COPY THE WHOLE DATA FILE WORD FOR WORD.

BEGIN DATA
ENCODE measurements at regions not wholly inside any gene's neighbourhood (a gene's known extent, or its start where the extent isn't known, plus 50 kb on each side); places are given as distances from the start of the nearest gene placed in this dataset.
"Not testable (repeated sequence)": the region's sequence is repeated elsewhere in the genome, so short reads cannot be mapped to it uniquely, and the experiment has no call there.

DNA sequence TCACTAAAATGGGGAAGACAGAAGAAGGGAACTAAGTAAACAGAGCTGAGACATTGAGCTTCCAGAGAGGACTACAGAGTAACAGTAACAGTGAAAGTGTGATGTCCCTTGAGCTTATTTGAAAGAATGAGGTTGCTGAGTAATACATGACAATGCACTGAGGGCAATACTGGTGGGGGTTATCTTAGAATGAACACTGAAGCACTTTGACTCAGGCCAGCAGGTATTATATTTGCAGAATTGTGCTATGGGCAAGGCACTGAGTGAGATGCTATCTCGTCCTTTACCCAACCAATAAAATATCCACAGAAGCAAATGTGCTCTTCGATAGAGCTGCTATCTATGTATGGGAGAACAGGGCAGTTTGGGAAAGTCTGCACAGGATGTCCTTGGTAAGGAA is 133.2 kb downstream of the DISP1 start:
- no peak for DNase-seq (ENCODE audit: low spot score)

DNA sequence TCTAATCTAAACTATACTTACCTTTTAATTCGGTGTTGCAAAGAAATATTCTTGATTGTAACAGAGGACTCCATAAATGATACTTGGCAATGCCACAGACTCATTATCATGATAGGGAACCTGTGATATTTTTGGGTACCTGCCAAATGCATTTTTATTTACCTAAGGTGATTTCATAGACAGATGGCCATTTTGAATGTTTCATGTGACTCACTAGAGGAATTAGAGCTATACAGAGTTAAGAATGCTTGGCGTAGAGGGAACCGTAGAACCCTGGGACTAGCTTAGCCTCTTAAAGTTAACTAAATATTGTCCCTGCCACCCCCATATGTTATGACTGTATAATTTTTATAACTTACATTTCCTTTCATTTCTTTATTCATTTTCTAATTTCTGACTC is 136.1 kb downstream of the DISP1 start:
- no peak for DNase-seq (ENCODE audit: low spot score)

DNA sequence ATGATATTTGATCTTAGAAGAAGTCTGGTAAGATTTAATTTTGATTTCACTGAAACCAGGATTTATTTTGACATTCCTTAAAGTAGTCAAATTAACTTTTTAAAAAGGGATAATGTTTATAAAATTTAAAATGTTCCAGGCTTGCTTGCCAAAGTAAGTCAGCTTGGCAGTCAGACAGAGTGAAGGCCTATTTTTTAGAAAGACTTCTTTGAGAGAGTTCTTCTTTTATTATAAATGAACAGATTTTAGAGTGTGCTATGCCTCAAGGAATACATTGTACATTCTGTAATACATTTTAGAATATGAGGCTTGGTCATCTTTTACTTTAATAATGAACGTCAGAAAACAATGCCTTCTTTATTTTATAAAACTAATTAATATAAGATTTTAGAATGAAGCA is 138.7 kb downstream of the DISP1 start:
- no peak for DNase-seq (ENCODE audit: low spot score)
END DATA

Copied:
ENCODE measurements at regions not wholly inside any gene's neighbourhood (a gene's known extent, or its start where the extent isn't known, plus 50 kb on each side); places are given as distances from the start of the nearest gene placed in this dataset.
"Not testable (repeated sequence)": the region's sequence is repeated elsewhere in the genome, so short reads cannot be mapped to it uniquely, and the experiment has no call there.

DNA sequence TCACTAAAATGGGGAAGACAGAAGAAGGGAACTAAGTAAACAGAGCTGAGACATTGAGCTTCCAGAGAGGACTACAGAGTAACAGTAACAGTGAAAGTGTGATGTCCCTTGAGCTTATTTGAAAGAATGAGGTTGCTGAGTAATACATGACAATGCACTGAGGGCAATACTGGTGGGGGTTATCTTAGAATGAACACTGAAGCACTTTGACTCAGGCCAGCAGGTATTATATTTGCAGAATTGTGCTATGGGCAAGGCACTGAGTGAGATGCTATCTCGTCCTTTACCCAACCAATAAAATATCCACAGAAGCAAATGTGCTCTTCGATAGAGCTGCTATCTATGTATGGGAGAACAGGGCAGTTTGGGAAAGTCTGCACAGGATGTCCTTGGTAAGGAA is 133.2 kb downstream of the DISP1 start:
- no peak for DNase-seq (ENCODE audit: low spot score)

DNA sequence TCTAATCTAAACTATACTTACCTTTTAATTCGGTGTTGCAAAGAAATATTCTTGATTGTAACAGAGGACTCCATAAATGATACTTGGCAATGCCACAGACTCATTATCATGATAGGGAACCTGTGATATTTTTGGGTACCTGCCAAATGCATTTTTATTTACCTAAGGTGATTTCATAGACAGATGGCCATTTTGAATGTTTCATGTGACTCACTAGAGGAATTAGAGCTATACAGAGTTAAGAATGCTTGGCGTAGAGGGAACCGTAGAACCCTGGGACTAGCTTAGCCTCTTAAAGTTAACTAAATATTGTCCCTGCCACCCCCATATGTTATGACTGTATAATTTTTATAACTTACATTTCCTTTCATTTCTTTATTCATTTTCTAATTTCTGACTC is 136.1 kb downstream of the DISP1 start:
- no peak for DNase-seq (ENCODE audit: low spot score)

DNA sequence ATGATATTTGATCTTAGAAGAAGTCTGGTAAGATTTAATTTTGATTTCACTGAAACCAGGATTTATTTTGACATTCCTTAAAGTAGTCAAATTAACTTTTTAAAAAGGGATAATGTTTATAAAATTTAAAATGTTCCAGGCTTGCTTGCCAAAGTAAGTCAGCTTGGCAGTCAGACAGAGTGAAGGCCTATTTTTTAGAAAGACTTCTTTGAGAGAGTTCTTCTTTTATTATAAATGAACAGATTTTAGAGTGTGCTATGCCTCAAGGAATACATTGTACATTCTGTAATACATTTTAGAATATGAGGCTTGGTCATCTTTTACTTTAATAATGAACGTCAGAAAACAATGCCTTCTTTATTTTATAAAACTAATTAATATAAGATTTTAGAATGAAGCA is 138.7 kb downstream of the DISP1 start:
- no peak for DNase-seq (ENCODE audit: low spot score)